Posted: 3/6/2017

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Spoofing and phishing tactics are nothing new when it comes to criminals trying to defraud others. But some scammers are evolving their strategies when it comes to tax related identity theft schemes and are setting their sights on new groups to target. Find out how to catch the scam before it affects your company or organization and what assistance is available if you are a victim.

w2 cash

Spoofing and phishing tactics are nothing new when it comes to criminals trying to defraud others. But some scammers are evolving their strategies when it comes to tax related identity theft schemes and are setting their sights on new groups to target. Find out how to catch the scam before it affects your company or organization and what assistance is available if you are a victim.

Executive Email Spoof

Crooks have been spoofing emails pretending to be company “executives” and send requests to payroll or human resource departments asking for lists of all employees and their W-2 forms or employee information, including Social Security Numbers. W-2 forms contain highly sensitive information and are just what scammers need to commit identity theft.

Previously, the emails were sent to businesses and corporations. Now it appears that the criminals are pulling the same scheme on school districts, tribal casinos, chain restaurants, temporary staffing agencies, healthcare, and shipping and freight.

The scheme has evolved and now includes the wiring of money. The criminals send follow-up emails, again under the guise that they are coming from an executive, but in addition to the W-2 request, recipients are asked to wire certain amounts of money to an account.

There have also been reports of thieves calling individual tax payers claiming to be the IRS, and demanding that money be sent right away via wire transfer. They often threaten legal action or the involvement of law enforcement to coerce individuals into sending money.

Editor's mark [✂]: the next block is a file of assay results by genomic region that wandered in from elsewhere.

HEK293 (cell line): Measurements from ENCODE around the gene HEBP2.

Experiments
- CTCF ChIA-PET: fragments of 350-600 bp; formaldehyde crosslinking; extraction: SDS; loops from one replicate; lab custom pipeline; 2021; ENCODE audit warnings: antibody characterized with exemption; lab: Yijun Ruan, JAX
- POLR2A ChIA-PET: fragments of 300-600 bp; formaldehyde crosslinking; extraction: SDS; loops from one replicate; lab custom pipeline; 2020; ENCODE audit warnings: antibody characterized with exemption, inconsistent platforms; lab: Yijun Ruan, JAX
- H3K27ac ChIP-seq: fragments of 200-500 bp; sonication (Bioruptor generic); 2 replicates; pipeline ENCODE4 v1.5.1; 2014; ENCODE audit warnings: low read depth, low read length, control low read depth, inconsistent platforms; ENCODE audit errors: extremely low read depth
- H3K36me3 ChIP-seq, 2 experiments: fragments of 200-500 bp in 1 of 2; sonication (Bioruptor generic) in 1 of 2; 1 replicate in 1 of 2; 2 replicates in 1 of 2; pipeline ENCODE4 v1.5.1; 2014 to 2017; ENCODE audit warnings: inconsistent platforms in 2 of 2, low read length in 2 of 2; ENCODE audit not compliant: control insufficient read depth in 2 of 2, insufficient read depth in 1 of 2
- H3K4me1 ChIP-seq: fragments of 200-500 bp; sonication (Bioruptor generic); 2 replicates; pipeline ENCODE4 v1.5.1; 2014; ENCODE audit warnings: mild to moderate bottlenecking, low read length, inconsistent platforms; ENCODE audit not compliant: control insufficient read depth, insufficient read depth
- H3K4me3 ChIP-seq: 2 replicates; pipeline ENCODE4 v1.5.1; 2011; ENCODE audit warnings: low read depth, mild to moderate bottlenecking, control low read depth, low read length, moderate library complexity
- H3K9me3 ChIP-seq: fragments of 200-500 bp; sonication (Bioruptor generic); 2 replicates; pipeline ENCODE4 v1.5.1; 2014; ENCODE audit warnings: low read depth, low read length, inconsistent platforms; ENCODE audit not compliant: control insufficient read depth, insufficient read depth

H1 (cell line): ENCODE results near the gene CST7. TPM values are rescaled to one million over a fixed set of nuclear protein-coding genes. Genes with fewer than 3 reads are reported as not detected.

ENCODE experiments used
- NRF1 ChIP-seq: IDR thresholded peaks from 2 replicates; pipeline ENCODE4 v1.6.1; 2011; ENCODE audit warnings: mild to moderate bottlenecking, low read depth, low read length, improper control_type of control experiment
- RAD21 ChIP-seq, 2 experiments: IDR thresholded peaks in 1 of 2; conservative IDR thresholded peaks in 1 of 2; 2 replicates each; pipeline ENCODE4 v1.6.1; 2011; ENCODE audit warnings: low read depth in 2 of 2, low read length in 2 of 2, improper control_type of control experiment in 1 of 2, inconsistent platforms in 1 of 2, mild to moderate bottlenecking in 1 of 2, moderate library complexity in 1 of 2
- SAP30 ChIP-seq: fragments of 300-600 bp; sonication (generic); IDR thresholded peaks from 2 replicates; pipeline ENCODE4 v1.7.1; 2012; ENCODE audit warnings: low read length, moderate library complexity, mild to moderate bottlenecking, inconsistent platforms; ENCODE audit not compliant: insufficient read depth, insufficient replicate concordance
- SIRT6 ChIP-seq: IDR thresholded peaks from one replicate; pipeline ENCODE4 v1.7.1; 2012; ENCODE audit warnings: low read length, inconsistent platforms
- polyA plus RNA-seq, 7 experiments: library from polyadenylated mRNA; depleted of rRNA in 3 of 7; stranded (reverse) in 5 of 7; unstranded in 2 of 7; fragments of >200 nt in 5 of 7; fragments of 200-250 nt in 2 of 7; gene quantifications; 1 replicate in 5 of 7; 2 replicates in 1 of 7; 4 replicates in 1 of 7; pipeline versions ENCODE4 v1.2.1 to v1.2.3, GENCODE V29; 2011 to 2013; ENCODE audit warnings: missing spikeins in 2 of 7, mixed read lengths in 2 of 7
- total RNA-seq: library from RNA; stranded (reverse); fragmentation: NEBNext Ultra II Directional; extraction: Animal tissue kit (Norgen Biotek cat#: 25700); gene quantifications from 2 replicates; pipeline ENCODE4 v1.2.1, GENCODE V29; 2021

Safeguarding Information and Finding Help

Businesses do well to create policies regarding distributing employee information and sending wire transfers. If a business or organization receives a W-2 scam email, they should file a complaint with Business Consumer Alliance (BCA) so we can warn other businesses about the scheme. The emails can also be forwarded to the IRS at phishing@irs.gov, with “W2 Scam” noted in the subject line.

Victims of tax I.D. theft are often unaware it’s occurred until they try to file their tax return and it is rejected because the scammers have already filed. If your W-2 has been stolen, check out BCA’s guide, “Warning Signs of Tax-Related I.D. Theft and How to Protect Yourself”.  We also have resources for tax professionals in our “Tax Professionals Can Help Victims of Tax I.D. Theft” guide.

As cybercriminals use more sophisticated tactics to steal information and money from taxpayers, it is important that information is shared and alerts are put out to help stop these scammers in their tracks. Keep up with trending alerts and news by following BCA on Facebook and Twitter. You can also report any scams, fraudulent business activity, or unethical practices to BCA.

About Business Consumer Alliance

Business Consumer Alliance (BCA) is a non-profit company that started in 1928. The broad purpose of BCA is to promote business self-regulation. BCA's mission is achieved by assisting consumers in resolving complaints with businesses and using that complaint information, along with other relevant information such as customer reviews, to forecast business reliability. With community support, BCA can identify trustworthy and ethical businesses and warn the public to avoid unscrupulous businesses whose purpose is to defraud the marketplace. BCA also helps businesses promote themselves by providing services and tools to protect their business and reach out to their customers. BCA obtains its funding from member businesses who support the mission and purpose of the organization and who agree to abide by high standards of ethical business practices.

Tags: taxes, phishing, scams

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